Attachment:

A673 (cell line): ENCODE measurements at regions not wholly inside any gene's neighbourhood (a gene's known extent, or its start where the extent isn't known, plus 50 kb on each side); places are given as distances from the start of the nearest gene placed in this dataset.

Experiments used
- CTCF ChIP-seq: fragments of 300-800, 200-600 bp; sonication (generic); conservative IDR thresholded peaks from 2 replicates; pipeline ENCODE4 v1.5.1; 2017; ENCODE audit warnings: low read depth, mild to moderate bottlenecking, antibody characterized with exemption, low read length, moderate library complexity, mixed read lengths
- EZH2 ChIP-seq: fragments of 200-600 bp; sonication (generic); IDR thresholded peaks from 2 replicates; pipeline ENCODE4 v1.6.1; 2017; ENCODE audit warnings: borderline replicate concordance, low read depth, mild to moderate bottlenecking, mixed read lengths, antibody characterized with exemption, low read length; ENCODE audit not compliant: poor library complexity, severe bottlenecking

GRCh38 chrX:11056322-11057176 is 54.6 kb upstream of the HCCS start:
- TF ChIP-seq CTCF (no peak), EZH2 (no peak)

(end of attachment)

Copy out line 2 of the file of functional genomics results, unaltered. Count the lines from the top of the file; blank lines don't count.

Experiments used